They stomp on our neck, and then they tell us, ‘Just chill, O.K., just relax.’ Well, look, we are mad, and we’ve been had. —Sarah Palin, endorsing Donald Trump for president, January 19, 2016
More than five years ago, renowned sociologist Arlie Russell Hochschild embarked on a journey from her liberal hometown of Berkeley, California, deep into Louisiana bayou country—a stronghold of the conservative right. As she got to know people who strongly oppose many of the ideas she champions, Hochschild nevertheless finds common ground with the people she meets—people whose concerns are ones that all Americans share: the desire for community, the embrace of family, and hopes for their children.
In a new book, Strangers In Their Own Land, Hochschild explores the right-wing world and discovers powerful forces—fear of cultural eclipse, economic decline, perceived government betrayal—that help explain the emotional appeal of a candidate like Donald Trump. Hochschild draws on her expert knowledge of the sociology of emotion to help us understand what it feels like to live in “red” America. Along the way she finds answers to one of the crucial questions of contemporary American politics: why do the people who would seem to benefit most from “liberal” government intervention abhor the very idea?New America NYC presented a conversation with Arlie Russell Hochschild on our deep political divide and asked the question: how does the world look from the heart of the right?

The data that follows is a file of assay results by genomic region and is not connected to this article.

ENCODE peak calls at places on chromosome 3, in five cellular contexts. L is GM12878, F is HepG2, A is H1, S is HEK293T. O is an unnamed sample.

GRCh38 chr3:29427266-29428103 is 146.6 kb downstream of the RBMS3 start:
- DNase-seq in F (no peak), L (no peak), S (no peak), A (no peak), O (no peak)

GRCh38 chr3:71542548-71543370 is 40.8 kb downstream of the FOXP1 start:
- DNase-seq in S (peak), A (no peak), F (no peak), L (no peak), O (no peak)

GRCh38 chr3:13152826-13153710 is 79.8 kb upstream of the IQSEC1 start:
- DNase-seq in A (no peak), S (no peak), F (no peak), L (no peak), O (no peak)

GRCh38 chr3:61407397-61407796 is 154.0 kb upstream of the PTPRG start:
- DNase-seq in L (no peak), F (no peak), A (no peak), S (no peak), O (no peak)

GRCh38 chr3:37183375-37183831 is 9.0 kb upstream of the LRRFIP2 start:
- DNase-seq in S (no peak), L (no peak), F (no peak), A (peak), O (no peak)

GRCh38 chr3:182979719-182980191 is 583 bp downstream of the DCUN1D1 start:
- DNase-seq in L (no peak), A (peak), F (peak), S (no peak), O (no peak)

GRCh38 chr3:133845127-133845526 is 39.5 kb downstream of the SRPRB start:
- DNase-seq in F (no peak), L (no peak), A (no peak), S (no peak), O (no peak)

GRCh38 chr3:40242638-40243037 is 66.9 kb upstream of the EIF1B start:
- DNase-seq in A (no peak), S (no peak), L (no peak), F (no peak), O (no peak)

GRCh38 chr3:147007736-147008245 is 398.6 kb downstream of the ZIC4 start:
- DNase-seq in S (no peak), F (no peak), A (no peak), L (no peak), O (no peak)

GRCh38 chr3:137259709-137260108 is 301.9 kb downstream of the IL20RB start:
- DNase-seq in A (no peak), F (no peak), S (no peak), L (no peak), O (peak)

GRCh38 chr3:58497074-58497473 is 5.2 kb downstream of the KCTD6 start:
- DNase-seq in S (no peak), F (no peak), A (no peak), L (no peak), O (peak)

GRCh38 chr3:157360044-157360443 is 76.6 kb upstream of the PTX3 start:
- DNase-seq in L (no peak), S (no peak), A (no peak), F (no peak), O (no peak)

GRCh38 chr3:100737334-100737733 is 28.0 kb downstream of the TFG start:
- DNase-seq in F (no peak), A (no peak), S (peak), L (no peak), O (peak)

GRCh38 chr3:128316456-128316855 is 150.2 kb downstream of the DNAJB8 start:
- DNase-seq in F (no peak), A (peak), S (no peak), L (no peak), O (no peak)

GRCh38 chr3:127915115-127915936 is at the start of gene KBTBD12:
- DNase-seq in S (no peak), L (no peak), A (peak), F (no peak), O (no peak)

Arlie Russell Hochschild
Professor Emerita, University of California, Berkeley
Author, Strangers in Their Own Land: Anger and Mourning on the American Right
Nina Burleigh @ninaburleigh
National Politics Correspondent, Newsweek